Except for the set’s gymnasium-like appearance, little else about the production could be called radical. There is, as I have said, a more modest approach to the dress and appearance of Oberon, Titania, and their attendant fairies than one has come to expect after seeing productions in which the King and Queen of Night are smothered in brocades, velvets, and gossamer gowns, and in which Pease-Blossom and company sprout antennae, transparent wings, and other articles designed to turn them into whimsical bugs. In Brook’s view, it is enough that Oberon and his mistress dress in light, brightly-colored robes, while his fairies are attired in loose-fitting sweat-suits and have about them a terrene quality that may unsettle those who demand that a woodland sprite appear at least poetically capable of sleeping in an acorn shell. (I must admit that I, too, was somewhat perplexed at seeing Mustard-seed weighing in at a good two hundred pounds and sporting a thick beard. I can understand wanting to scale down preciousness in a democratic age, but when Titania’s fairies seem as much the “hempen homespuns” as do Quince, Bottom, and the other clowns, then perhaps aesthetic egalitarianism has gone a bit too far.)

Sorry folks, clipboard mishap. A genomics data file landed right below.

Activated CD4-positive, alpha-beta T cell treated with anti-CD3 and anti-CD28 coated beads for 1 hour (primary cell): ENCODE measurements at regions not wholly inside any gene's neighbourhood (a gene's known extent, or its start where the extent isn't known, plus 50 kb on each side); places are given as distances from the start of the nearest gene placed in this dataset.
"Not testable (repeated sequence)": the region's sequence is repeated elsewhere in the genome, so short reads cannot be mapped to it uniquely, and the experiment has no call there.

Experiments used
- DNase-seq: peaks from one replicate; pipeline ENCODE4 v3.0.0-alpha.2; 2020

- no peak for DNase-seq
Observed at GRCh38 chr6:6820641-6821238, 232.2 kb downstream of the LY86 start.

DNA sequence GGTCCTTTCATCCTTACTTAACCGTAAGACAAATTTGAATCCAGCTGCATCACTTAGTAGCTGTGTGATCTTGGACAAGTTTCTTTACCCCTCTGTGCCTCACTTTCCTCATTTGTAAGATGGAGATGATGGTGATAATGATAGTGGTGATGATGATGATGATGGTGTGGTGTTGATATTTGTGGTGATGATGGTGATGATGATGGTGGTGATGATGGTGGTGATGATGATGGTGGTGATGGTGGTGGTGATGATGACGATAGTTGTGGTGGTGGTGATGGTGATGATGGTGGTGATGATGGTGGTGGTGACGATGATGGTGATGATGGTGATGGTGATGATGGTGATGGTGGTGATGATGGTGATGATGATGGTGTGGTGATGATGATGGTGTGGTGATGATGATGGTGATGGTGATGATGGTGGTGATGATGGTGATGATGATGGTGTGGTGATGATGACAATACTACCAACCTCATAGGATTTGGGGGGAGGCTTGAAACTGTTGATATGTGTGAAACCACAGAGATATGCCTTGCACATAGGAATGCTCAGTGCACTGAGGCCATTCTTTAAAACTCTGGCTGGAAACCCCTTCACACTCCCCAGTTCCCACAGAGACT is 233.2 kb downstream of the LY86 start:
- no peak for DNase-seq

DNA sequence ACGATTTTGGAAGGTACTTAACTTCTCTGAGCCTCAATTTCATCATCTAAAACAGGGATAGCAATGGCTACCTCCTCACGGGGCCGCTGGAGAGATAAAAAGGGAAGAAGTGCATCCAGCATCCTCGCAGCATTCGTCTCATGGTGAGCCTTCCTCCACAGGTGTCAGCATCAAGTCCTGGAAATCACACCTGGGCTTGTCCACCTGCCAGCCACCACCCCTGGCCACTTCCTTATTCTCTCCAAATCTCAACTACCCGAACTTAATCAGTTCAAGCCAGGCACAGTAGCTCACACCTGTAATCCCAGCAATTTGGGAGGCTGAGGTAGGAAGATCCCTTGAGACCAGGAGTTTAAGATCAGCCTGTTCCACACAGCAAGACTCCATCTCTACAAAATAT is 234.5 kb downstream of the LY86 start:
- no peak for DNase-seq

The subject of A Midsummer Night’s Dream is, of course, love—or, more specifically, the type of passion that leads to a permanent union between a man and a woman. Shakespeare gives us three examples of such joinings. First, there is that of Oberon and Titania, spirits with a sex, who, although they quarrel through the better part of the play over the possession of a beautiful boy, spend most of their aeons in lightly sensual revels, creating for each other momentary diversions in the courteous manner of two people who know that it is a sin against nature to be bored. Then, descending into mortal passions, we have Theseus and Hippolyta, both of whom prepare for their nuptials with the courtly affection that befits the coupling of two noble houses and two aristocratic bodies. Finally, of course, there are the four lovers, the foolish mortals of the play who are all athrob with yearning and desire, and who, in the intensity of their passions, will commit any excess of rhetoric or endure any indignity of courtship in order to consummate their love.